For those of you, who miss the outside Shakespeare-Free-For-All at Carter Barron, the Olney Theatre Center offers an opportunity to introduce young audiences to Shakespeare in a family-friendly environment. The Tempest runs through August 3 on the outside Root Family Stage on the Olney Theatre campus.
The plot of this play can be somewhat confusing. Prospero, a magician, and his daughter Miranda live on a secluded island inhabited only by two natives Ariel, a spirit, and Caliban, a monster. Formerly, Prospero was the duke of Milan, but his evil brother Antonio usurped his title with the help of King Alonso.
As the play begins, Prospero has created a storm to shipwreck the king, the duke, and their retinue. The islanders can all be identified by a touch of blue in their costumes, while the group from Naples are all in black and white. In a part much like Puck in A Midsummer Night’s Dream, Ariel is commanded by Prospero to manipulate the visitors from Naples to suit his political plans.
Miranda and the King’s son Ferdinand provide the romance; Caliban and the King’s jester and butler provide the comedy. All is well that ends well as Prospero takes a journey from vengeance to forgiveness. Shakespeare’s final play boasts some of his most beautiful poetry.
The entire cast is composed of veteran and current members of the National Players, America’s longest running touring company. Craig Wallace brings presence and power to the role of Prospero. Leah Filley is a girlish and innocent Miranda and Alexander Korman is her handsome love interest. Julie-Ann Elliott reinterprets the role of Ariel, as more of a contemporary and equal to Prospero, rather than as a Puck-like sprite. Ryan Mitchell as Caliban is funnier than fierce.
The child-like, larger than life puppets of the spirits of Iris, Ceres, and Juno, looked out of place with the minimalist, stylized set design and props. The sound system was a little problematic, perhaps because of the constant drizzle.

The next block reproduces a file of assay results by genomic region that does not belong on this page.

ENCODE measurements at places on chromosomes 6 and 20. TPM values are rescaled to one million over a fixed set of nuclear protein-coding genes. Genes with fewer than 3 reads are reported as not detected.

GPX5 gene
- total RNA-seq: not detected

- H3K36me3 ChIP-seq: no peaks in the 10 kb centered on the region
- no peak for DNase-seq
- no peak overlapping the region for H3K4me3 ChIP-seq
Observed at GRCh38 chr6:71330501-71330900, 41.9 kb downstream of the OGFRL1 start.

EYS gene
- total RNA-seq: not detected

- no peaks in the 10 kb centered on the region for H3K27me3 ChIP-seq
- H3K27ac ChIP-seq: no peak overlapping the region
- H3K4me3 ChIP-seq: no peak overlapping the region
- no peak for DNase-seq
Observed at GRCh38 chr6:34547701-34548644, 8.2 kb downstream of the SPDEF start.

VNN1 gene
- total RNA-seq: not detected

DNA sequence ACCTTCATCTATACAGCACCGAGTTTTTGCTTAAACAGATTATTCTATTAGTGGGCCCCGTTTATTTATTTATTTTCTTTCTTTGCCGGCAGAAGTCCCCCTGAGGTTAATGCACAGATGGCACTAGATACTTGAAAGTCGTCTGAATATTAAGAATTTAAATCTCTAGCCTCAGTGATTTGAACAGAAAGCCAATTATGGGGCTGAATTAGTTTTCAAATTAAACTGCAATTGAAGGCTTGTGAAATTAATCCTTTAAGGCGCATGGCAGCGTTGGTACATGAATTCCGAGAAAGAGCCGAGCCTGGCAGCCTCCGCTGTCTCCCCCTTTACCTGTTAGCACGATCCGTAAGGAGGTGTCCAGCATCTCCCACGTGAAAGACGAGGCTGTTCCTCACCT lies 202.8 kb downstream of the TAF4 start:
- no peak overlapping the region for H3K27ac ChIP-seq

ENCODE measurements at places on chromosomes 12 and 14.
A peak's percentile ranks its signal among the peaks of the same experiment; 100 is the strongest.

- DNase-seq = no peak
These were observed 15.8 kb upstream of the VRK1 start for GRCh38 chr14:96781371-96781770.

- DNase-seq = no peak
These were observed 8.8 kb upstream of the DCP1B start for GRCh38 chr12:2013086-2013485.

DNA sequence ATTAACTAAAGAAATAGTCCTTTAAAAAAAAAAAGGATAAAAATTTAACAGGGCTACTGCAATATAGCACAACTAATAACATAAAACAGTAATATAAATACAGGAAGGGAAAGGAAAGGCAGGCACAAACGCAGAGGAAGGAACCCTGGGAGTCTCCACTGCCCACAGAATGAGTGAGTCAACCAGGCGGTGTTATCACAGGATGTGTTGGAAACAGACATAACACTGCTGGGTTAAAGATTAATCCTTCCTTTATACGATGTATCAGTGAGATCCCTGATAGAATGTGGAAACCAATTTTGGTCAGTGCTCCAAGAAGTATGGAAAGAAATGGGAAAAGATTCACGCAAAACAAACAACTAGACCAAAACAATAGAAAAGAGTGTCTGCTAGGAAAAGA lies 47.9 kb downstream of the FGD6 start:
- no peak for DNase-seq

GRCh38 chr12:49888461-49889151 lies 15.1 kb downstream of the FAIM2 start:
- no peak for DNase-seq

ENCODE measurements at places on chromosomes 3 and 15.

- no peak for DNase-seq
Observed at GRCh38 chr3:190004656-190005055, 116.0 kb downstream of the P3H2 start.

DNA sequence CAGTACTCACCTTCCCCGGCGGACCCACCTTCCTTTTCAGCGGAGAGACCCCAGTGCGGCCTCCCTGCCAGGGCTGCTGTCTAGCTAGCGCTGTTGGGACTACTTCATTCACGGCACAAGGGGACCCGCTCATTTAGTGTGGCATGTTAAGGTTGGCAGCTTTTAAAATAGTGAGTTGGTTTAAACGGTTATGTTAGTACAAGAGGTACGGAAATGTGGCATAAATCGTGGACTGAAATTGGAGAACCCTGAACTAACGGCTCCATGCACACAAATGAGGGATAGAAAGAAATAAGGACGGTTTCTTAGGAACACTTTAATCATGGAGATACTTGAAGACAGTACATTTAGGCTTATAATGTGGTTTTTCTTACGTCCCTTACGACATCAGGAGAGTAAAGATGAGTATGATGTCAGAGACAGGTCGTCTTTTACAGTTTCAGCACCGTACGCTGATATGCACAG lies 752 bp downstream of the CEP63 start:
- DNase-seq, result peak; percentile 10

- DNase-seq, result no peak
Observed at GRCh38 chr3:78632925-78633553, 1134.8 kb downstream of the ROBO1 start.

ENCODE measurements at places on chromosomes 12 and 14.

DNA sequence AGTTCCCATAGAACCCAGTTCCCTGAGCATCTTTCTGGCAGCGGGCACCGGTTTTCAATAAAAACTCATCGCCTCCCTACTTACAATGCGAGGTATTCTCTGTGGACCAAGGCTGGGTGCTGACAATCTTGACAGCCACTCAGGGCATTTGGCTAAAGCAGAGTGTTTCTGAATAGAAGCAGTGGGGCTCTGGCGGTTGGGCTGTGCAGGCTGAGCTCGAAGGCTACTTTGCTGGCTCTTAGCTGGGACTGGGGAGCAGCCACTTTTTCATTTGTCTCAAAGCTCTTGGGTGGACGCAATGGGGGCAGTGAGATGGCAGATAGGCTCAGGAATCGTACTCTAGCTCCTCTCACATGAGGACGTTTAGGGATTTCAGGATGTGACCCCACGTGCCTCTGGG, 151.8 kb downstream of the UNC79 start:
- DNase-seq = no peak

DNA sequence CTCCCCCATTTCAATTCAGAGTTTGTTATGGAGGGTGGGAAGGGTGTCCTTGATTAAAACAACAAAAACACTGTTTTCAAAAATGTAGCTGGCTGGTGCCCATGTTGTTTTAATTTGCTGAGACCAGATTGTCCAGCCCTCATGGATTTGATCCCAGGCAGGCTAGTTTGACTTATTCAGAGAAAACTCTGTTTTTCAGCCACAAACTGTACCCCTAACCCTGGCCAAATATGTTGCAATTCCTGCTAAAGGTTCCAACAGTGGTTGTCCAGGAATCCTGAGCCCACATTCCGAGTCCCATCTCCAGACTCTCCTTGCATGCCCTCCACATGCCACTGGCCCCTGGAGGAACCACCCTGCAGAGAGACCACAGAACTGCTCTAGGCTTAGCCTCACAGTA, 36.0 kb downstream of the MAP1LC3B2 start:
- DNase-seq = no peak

Because The Tempest has little action and many long speeches, I would recommend it for ages 10 and up (note: Olney Theatre Center recommends ages 8 and up). Fortunately, for younger audiences, it is also one of the Bard’s shortest plays. My 14-year old daughter thoroughly enjoyed it.
The sound effects of thunder might scare some children. The comic plot revolves around Caliban’s discovery of alcohol. Any other Shakespearean raunchiness will go above children’s heads.
It may not be A Midsummer Night’s Dream but The Tempest is certainly a lovely way to introduce families to the magic of Shakespeare’s poetry. Bring a raincoat because of the unpredictability of summer tempests, but no umbrellas please, which will block the view.
Note: A 10 minute sing-a-long by the clowns in the show precedes the performance. Make sure to get a copy of the context guide, which has a helpful synopsis, a guide to the characters, and activity pages.
- The show has a running time of 2 hours and 15 minutes including one intermission.
- Tickets can be purchased online and are $20 for ages 11 and up and free for kids 10 and under.
- Be sure to bring a blanket and/or lawn chair, bug spray and a picnic if you choose.
- Concessions are sold before the show and during intermission. There is ice cream, chips, candy, soda, beer, and wine.
- Restrooms are inside the Mainstage building.
- If there is inclement weather, the performance is moved indoors to the Historic Stage.
- Join The Tempest’s Stephano and Trinculo and other members of the National Players for a one-hour class on being a clown the Shakespeare way on July 26, 2014 at 5 p.m. Free for Olney Theatre Center Members; $10 for non-members.
- Photo One: Prospero (Craig Wallace) tells his daughter Miranda (Leah Filley) the tale of how they ended up on this magical island in Olney Theatre Center’s production of THE TEMPEST.
- Photo Two: King Alonso (Ian LeValley – center) and his men are amazed by the magic they encounter on the island.
- Photos by Stan Barouh